Gen Y gets connected before getting out of bed

David  December 27, 2012

Vancouver Sun
Dec. 22, 2012

It’s 6 a.m. Your morning alarm shrills piercingly. You sit up groggily, stretch and yawn. It’s time to get ready for school or work – what do you do next? Get dressed? Take a shower? Brush your teeth?

Ninety per cent of Gen Y surveyed worldwide said they check their smartphones for updates in email, texts and social media sites, often before they get out of bed, according to the 2012 Cisco Connected World Technology Report.

There are 206 bones in the human body, and the smart-phone could plausibly be considered the 207th for Gen Y.

Two out of five said they “would feel anxious, like part of me is missing,” if they couldn’t use their smartphones to stay connected.

Based on a survey conducted by InsightExpress of 1,800 college students and young professionals aged 18 to 30 across 18 countries, the report examines how Generation Y uses the Internet and mobile devices to connect with the world around them.

Key findings of the report: . Nine of 10 respondents globally will get dressed, brush their teeth, and want to check their smartphones as part of the morning ritual for getting ready for school or work.

For employers, this is meaningful because it demonstrates that the workforce of the future is more agile, more informed and more responsive than any previous generation. . More than one in four Gen Y respondents (29 per cent) say they check their smart-phones so constantly that they lose count. Globally, one in five checks a smartphone for email, text and social media updates at least every 10 minutes. One-third of respondents check their smartphones at least once every 30 minutes.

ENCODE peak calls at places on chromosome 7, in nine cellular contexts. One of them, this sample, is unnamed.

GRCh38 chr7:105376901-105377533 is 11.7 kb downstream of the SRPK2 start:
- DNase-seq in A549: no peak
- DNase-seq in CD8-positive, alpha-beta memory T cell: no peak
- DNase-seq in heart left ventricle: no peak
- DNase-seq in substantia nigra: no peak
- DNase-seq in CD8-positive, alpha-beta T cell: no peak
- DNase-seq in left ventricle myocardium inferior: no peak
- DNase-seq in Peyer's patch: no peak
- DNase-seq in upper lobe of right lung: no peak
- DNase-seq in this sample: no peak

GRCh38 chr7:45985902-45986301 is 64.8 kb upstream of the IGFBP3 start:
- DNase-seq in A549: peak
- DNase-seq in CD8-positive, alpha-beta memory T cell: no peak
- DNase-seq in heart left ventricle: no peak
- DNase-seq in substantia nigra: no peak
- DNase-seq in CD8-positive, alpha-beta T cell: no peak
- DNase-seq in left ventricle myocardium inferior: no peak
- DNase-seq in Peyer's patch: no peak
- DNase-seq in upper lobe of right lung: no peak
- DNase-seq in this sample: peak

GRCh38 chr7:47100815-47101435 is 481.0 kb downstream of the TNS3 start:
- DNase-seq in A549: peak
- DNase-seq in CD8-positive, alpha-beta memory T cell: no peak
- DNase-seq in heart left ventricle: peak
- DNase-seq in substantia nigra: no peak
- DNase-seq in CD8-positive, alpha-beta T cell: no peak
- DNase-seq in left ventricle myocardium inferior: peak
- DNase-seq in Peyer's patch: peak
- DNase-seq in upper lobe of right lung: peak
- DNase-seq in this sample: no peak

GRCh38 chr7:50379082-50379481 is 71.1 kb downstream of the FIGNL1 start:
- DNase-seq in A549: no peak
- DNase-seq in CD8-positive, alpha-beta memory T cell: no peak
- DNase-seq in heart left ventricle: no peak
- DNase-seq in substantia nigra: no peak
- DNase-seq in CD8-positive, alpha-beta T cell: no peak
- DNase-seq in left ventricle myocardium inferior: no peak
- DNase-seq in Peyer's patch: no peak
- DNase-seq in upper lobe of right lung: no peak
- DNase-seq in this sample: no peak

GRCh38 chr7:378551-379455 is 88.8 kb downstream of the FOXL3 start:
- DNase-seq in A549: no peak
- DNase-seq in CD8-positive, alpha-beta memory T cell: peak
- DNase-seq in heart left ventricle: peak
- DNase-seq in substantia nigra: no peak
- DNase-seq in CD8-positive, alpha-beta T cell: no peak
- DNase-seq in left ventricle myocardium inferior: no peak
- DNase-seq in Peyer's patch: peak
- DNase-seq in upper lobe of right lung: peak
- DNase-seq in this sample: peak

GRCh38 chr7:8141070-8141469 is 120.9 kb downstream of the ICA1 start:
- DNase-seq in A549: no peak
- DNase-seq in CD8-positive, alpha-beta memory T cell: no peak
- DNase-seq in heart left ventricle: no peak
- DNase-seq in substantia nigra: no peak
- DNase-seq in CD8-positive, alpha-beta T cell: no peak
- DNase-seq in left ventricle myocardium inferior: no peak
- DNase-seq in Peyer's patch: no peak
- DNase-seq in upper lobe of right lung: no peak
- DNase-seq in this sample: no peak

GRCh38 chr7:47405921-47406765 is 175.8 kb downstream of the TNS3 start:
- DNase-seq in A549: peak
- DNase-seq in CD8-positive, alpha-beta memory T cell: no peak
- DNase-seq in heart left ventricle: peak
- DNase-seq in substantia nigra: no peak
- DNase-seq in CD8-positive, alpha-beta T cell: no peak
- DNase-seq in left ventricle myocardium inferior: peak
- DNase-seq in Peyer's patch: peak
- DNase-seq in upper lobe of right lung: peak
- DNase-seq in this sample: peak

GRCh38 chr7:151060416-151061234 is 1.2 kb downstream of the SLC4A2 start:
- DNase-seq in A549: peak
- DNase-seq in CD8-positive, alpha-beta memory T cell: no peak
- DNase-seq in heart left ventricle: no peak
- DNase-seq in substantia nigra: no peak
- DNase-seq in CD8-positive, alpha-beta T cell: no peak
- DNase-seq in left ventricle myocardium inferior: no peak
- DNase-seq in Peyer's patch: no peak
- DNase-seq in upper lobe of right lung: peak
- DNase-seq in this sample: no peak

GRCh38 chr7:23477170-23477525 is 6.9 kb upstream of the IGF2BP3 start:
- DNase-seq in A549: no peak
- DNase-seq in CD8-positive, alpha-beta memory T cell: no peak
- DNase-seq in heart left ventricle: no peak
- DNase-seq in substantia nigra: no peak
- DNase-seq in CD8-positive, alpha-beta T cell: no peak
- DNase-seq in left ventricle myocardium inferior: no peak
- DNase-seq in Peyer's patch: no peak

Information technology professionals are even more connected. Almost one third of IT professionals stated they check their smartphones “continuously.” Forty per cent of IT professionals said they check their smartphones at least every 10 minutes.

The craving to stay connected means that the lines between work and social life/ family life are blurring.

Time is elastic: For Generation Y there are no clear markers between “the workday” and personal time – both blend and overlap throughout the day and night.

One in four (27 per cent) mainly use mobile applications for work.

In many parts of the world, smartphones now rival laptops as the single most desired device by 18 to 30 year-olds.

It is seen as the most versatile and the most compact. If they had to choose only one device, a third of the respondents preferred a smartphone, while slightly more than a third favoured laptops.

Smartphones have surpassed desktop computers as the preferred workplace device from a global perspective. Smart-phones were rated twice as popular as a desktop PC and three times as popular as a tablet.

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